Registered: 06/22/08
Yeah, never seen coins, but Jewish graves, always stones. If you watch Schindler's List, at the end they show some of the real survivors and the actors who portrayed them visiting Oscar's grave, and each leaving a little pebble.

Jewish people don't generally do flowers on graves.

#2582331 - 01/02/14 05:57 PM Re: Coins left on graves [Re: Mary G]
TMac Offline

Registered: 05/13/03
Loc: Hanging with the bats
I leave a penny for my friends graves when I visit, and if they are far away, I have a penny token to leave on their Find A Grave memorial
Better to light a single candle than to curse the darkness.

#2582345 - 01/02/14 06:22 PM Re: Coins left on graves [Re: TMac]
BjP Offline

Registered: 04/26/08
Loc: The Illinois Prairie
When I visit my dad's grave, I always leave a rock. We are not Jewish, but Dad always collected cool looking rocks on all their vacation trips and brought them home. I ended up with many of them so I just pick out one and leave one for him. I tried leaving shells from the ocean but they always blew away so this works out best.

#2582429 - 01/02/14 07:47 PM Re: Coins left on graves [Re: BjP]
CemeteryWlkr Offline

Registered: 04/11/07
Loc: southern Minnesota
"Have you ever had the occasion to visit a cemetery and noticed headstones that had coins left on them? Here are some interesting reasons for the ‘tokens’ being left behind.

THE FERRYMAN: By far the most popular reason found for leaving pennies or other coins on headstones is based in Greek Mythology.

According to legend, Charon, the ferryman of Hades, requires payment of one coin to ferry your loved ones soul across the River Styx that separates the living from the dead. Historically, the coins were placed in the mouths of the deceased, or according to some sources, over their eyes.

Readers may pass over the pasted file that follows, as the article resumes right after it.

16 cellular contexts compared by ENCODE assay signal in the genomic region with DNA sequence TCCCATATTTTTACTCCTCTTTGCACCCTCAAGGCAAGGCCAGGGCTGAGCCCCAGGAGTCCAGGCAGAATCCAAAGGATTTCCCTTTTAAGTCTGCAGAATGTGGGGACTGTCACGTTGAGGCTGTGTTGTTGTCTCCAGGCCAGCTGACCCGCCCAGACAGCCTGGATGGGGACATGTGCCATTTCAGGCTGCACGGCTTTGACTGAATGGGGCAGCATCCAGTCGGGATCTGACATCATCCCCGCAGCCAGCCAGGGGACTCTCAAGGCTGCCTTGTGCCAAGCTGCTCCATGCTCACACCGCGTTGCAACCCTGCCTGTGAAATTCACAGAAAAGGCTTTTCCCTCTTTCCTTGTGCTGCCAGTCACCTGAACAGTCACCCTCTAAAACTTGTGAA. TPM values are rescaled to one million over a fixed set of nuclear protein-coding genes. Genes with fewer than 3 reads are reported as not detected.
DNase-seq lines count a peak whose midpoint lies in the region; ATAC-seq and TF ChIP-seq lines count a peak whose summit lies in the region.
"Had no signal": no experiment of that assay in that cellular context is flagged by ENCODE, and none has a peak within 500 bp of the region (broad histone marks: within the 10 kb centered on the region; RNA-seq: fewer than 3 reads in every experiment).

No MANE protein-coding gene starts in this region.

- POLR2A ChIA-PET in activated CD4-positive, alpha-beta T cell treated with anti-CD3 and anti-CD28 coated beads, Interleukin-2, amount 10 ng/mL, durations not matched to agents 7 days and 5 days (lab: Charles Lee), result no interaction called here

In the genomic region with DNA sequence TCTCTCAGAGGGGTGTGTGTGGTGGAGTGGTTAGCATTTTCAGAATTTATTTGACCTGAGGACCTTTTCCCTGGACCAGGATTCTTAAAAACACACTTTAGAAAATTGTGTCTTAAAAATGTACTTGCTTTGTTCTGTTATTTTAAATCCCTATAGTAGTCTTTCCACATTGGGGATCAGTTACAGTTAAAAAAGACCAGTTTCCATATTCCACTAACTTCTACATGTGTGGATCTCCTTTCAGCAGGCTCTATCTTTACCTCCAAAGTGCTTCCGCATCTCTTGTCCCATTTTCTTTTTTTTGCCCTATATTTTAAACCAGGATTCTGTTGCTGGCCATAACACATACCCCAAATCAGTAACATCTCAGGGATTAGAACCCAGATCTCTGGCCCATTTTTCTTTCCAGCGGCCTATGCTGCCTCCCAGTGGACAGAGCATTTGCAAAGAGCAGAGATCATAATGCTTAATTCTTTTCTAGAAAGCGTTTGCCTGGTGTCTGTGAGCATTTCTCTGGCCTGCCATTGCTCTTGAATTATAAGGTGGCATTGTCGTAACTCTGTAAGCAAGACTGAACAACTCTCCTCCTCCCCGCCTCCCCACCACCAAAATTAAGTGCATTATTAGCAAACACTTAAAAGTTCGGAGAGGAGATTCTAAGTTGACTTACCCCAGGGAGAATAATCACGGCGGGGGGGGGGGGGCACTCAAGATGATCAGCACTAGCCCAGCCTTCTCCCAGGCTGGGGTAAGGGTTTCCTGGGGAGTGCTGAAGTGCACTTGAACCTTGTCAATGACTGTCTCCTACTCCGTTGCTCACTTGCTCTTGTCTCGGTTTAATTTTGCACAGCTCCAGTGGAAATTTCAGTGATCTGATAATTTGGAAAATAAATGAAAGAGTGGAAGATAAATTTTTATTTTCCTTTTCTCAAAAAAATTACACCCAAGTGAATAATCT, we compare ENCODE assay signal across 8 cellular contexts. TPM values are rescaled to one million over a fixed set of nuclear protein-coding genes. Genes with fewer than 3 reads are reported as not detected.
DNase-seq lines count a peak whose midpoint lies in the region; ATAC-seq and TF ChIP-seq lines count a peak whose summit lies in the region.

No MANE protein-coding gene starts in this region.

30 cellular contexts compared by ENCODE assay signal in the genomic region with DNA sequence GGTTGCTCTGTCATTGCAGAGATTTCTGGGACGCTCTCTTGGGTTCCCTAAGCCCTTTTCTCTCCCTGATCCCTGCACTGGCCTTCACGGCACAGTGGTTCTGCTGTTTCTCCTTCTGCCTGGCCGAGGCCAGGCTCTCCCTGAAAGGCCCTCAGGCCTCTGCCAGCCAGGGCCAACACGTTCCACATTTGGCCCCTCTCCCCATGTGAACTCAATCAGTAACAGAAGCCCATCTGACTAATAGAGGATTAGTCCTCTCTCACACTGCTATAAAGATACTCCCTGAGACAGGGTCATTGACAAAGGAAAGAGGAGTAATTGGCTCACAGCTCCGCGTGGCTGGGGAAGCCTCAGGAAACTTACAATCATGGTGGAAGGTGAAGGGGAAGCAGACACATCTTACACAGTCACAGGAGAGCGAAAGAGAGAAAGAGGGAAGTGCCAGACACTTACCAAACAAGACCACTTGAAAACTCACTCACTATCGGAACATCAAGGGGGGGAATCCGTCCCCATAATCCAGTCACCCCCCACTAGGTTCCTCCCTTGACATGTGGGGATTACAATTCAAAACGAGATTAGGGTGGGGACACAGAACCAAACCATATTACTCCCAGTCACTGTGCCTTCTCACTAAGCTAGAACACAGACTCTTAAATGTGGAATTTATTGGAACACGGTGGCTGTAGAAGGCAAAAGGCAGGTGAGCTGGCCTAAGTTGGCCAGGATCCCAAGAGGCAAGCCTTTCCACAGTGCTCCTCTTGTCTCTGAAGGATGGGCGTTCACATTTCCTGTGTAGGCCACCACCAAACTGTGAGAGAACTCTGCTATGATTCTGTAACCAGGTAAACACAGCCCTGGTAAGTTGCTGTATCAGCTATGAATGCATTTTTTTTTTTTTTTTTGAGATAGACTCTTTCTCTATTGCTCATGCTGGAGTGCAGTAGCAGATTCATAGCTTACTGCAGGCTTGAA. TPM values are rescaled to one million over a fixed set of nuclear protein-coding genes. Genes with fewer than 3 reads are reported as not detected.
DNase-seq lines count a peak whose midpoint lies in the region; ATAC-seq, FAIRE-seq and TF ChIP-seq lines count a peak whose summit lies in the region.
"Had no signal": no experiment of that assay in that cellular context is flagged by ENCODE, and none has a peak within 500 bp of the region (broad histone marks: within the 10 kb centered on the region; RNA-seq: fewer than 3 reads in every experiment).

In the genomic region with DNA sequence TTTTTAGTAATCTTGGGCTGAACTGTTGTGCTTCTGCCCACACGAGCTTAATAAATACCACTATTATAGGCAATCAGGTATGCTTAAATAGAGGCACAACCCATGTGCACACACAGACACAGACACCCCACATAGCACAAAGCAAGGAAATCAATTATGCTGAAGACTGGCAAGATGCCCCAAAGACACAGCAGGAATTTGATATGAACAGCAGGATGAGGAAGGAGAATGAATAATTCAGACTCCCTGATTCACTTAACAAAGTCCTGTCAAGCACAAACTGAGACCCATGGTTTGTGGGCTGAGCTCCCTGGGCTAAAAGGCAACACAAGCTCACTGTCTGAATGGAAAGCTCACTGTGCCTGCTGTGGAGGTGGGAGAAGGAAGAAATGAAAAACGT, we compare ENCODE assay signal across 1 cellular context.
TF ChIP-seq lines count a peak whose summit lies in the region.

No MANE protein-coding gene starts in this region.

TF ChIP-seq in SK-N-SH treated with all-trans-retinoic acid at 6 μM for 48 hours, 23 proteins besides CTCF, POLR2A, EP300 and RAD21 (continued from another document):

People who can’t pay the fee are said to be doomed to wander the shores of the river for 100 years.

THE BLACK DONNELLYS: Another popular reason for leaving coins on graves relates to the notorious Donnelly family, known as the Black Donnellys. A longstanding feud with another family resulted in the brutal massacre of five Donnelly family members. Some believe that the Donnelly’s will grant a wish for anyone that leaves a penny on the Donnelly family grave.

This superstition has expanded, and many now believe that a dead loved one will grant a wish if they leave a penny on their headstone, or that the loved one will watch over them and bring them good luck.

MILITARY MESSAGES: According to some, leaving coins on a headstone has very specific meaning for military burials. Generally speaking, a visitor who did not know the deceased well enough to be considered a friend might leave a penny. Someone who went through boot camp or a training class with the deceased might leave a nickel. A friend who served in another platoon within the same company might leave a dime. A buddy who served in the same outfit, or was with the deceased when he died, might leave a quarter.

Apparently this tradition dates back to Roman times, but in the United States started during the Vietnam War as a way to leave messages to the family of the deceased without contacting them directly. Additionally, sometimes coins are left as a “down-payment” to purchase a beer or play a hand of poker when he was eventually re-united with his deceased buddy.

No matter what the intention, it seems clear that a coin left on a headstone is a symbol of remembrance and respect. A way of telling all who pass by that the person buried there was loved and visited often."